Wednesday, 24 October 2012


“Blessed are the peacemakers: for they shall be called the children of God.” - Matthew 5:9, New Testament, KJV

The United Nations (UN), the largest international social and political organisation of the world was established on October 24, 1945. The United Nations was the second multipurpose international organisation established in the 20th century that was worldwide in scope and membership. Its predecessor, the League of Nations, was created by the Treaty of Versailles in 1919 and disbanded in 1946.

Headquartered in New York City, the UN also has offices in Geneva, Vienna, and other important cities around the world. Its official languages are Arabic, Chinese, English, French, Russian, and Spanish. According to its Charter, the UN aims:
“To save succeeding generations from the scourge of war, …to reaffirm faith in fundamental human rights, …to establish conditions under which justice and respect for the obligations arising from treaties and other sources of international law can be maintained, and to promote social progress and better standards of life in larger freedom.”

In addition to maintaining peace and security, its other important objectives include developing friendly relations among countries based on respect for the principles of equal rights and self-determination of peoples; achieving worldwide cooperation to solve international economic, social, cultural, and humanitarian problems; respecting and promoting human rights; and serving as a centre where countries can coordinate their actions and activities toward these various ends.

The UN continued the work of the League of Nations, having essentially a similar general purpose, structure, and functions; many of the UN’s principal organs and related agencies were adopted from similar structures established earlier in the century. In some respects, however, the UN constituted a very different organisation, especially with regard to its objective of maintaining international peace and security and its commitment to economic and social development. Changes in the nature of international relations resulted in modifications in the responsibilities of the UN and its decision-making processes and committees.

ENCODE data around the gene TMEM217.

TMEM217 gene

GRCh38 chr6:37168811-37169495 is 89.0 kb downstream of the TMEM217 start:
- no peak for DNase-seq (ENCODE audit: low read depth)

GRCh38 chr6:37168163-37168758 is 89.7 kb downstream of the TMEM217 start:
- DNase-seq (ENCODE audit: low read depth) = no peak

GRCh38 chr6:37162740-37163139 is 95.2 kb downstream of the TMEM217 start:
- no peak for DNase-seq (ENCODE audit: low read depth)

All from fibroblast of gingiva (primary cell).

Cold War tensions between the United States and the Soviet Union deeply affected the UN’s security functions during its first 45 years. Extensive post-World War II decolonisation in Africa, Asia, and the Middle East increased the volume and nature of political, economic, and social issues that confronted the organisation. The Cold War’s end in 1991 brought renewed attention and appeals to the UN. Amid an increasingly volatile geopolitical climate, there were new challenges to established practices and functions, especially in the areas of conflict resolution and humanitarian assistance.

At the beginning of the 21st century, the UN and its programs and affiliated agencies struggled to address humanitarian crises and civil wars, unprecedented refugee flows, the devastation caused by the spread of AIDS, global financial disruptions, international terrorism, and the disparities in wealth between the world’s richest and poorest peoples. The UN’s power and influence has been under much scrutiny in the early 21st century, with many countries and groups maintaining that the UN is a spent force. However, its varied activities and worldwide programs with their multiplicity of benefits would be sorely missed and many millions of people around the world would be greatly disadvantaged if it were to cease its activities.

October 24 is observed internationally as a day that makes known to peoples of the world the aims and achievements of the United Nations Organisation. United Nations Day is part of United Nations Week, which runs from 20 to 26 October.

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